Can social psychological models be used to promote bicycle helmet use among teenagers? A comparison of the Health Belief Model, Theory of Planned Behavior and the Locus of Control

Lajunen, T
Rasanen, M
Problem: The bicycle helmet use rate is still low among teenagers despite the cumulating evidence that bicycle helmets can prevent cyclists from serious injuries and death. The objective of this study was to investigate the usefulness of the Health Belief Model (HBM; Health Education Monographs, 2 (1974) (1), Theory of Planned Behavior (TPB; Ajzen, I. (1988). Attitudes, personality and behavior. Open University Press, Milton Keynes) and Locus of Control model (LC; Psychological Monographs, (1966) (80) in understanding the intention to use bicycle helmet use among bicycle helmet owners. Method: Data were collected at two schools in Helsinki, Finland. Students (N = 965) completed a questionnaire including three social psychological models applied to helmet use. Models were compared by structural equation modeling techniques. Summary: Results showed that the TPB and LC model fitted the data well, whereas fit of the HBM model was lower than the fit of TPB and LC models. All components of TPB and external LC orientation were significantly related to the intention to use a helmet. TPB together with LC model provide a promising theoretical framework for helmet use promotion campaigns. Practical suggestions for future bicycle helmet campaigns were provided. (C) 2004 National Safety Council and Elsevier Ltd. All rights reserved.


Why teenagers owning a bicycle helmet do not use their helmets
Lajunen, T; Rasanen, M (2001-09-01)
Problem: Recent reports about bicycle helmet wearing indicate that the number of helmet users is still very small among teenagers. The objective of this prevalence survey was to investigate why teenagers do not use a bicycle helmet even if they have one. Method: Data were collected at two schools in Helsinki, Finland. High school students (N = 965) completed a questionnaire about their cycling habits and bicycle helmet use. Results: A student's parents' positive attitude to bicycle helmet use was the strong...
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Simsekoglu, Oezlem; Lajunen, Timo (2008-05-01)
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ORSİ, C; STENDARDO, A; MARİNONİ, A; Gilchrist, M. D.; OTTE, D; CHLİAOUTAKİS, J; LAJUNEN, TIMO JUHANI; Özkan, Türker; Dias Pereira, J.; TZAMALOUKA, G; MORANDİ, A (2012-01-01)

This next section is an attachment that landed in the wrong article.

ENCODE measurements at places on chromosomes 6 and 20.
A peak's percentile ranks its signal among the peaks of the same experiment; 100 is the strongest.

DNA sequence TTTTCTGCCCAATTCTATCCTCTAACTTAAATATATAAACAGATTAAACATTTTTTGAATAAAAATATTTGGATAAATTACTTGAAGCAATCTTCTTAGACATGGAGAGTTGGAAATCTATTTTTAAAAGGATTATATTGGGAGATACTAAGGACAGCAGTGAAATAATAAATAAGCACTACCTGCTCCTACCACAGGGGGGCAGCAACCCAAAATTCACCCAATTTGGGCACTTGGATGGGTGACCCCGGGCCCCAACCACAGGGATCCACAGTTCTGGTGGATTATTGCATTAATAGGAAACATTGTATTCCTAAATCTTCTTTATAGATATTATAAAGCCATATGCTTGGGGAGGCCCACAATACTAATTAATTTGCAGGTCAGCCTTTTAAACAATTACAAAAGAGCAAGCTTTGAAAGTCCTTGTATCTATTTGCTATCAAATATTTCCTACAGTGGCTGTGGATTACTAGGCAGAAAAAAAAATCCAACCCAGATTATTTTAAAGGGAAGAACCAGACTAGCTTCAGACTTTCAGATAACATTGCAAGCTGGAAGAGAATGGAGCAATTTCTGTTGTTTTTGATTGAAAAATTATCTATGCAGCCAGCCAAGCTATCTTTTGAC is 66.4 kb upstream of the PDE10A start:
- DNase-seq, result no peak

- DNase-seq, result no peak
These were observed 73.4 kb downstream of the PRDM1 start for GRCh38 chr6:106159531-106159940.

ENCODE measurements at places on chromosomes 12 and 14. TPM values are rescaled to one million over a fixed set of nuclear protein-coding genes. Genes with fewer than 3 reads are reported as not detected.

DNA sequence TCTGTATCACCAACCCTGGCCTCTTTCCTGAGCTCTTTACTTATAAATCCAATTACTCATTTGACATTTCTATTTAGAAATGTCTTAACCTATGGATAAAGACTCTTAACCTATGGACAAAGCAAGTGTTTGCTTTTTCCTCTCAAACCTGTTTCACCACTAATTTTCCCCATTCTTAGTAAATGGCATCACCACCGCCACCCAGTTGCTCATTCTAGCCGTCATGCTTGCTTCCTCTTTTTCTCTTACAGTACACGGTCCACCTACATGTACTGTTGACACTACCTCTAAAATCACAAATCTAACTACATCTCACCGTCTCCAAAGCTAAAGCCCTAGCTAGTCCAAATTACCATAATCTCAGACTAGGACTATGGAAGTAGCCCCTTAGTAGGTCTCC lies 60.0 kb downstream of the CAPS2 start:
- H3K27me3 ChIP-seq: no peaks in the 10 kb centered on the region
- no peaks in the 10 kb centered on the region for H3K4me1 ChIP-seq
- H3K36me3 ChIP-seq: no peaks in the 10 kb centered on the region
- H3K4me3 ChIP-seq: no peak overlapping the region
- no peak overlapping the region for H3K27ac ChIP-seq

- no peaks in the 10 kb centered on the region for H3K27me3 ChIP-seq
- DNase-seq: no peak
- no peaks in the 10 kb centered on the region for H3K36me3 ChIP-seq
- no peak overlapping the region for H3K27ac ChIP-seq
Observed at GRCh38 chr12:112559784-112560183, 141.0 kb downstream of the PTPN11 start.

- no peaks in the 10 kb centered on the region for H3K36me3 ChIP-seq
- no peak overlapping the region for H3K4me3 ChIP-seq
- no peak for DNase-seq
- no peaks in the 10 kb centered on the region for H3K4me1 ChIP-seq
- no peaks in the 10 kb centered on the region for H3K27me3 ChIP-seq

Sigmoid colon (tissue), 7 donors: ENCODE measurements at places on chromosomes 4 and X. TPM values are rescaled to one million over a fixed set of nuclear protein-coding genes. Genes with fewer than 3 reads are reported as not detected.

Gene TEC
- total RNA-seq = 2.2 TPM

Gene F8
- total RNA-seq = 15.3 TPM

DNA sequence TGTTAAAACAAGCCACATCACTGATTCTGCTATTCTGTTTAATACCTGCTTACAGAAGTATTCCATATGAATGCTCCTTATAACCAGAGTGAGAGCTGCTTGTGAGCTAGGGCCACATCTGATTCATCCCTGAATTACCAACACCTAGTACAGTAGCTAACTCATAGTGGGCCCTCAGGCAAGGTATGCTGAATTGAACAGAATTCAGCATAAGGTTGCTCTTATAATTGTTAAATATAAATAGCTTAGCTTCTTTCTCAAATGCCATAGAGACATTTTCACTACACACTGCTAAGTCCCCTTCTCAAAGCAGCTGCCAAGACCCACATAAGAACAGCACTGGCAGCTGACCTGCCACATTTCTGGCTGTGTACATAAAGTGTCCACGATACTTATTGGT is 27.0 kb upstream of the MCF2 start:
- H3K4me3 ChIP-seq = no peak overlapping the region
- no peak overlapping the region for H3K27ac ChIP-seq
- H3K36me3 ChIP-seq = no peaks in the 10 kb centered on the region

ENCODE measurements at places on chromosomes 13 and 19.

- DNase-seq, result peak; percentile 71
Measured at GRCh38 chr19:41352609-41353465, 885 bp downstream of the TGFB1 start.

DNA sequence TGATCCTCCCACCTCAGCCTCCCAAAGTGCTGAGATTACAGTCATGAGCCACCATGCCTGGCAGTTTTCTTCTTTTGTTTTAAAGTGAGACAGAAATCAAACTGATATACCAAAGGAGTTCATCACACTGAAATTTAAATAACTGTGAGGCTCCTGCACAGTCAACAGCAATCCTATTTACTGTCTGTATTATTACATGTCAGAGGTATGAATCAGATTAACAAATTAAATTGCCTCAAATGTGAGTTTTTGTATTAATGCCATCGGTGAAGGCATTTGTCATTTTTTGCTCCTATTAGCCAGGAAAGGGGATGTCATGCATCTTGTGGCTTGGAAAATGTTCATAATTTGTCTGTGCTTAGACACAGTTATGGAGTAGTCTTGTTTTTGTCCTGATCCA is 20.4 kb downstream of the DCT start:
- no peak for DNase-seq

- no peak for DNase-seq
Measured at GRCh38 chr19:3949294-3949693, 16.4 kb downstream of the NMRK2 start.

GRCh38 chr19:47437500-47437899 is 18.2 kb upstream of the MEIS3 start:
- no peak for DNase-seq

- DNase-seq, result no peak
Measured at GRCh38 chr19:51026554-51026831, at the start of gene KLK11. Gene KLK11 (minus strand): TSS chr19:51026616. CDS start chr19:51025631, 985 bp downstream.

In accidents which involve two-wheeled vehicles the helmet plays a life-saving role, but very little is known about the motorcycle rider's perception of the helmet. We evaluated the relationships between having been involved in an accident and dissatisfaction with the helmet, and between the perception of motorcycle riders and the objective features of the helmet. This was a case-control study: riders of motorized two-wheelers who had been involved in accidents (accident cases) were compared against a simil...
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Past research has showed that mortality salience (MS) increases reckless driving and speeding when the individual perceives driving to be relevant to his or her self-esteem. We claimed that drivers' control orientations also play a significant role in the relationship between MS and speeding. We hypothesized that both a general desirability of control and traffic locus of control (T-LOC) would moderate the effect of MS on speeding. We tested our hypothesis using an online experiment on a sample of 208 young...
Citation Formats
T. Lajunen and M. Rasanen, “Can social psychological models be used to promote bicycle helmet use among teenagers? A comparison of the Health Belief Model, Theory of Planned Behavior and the Locus of Control,” JOURNAL OF SAFETY RESEARCH, pp. 115–123, 2004, Accessed: 00, 2020. [Online]. Available: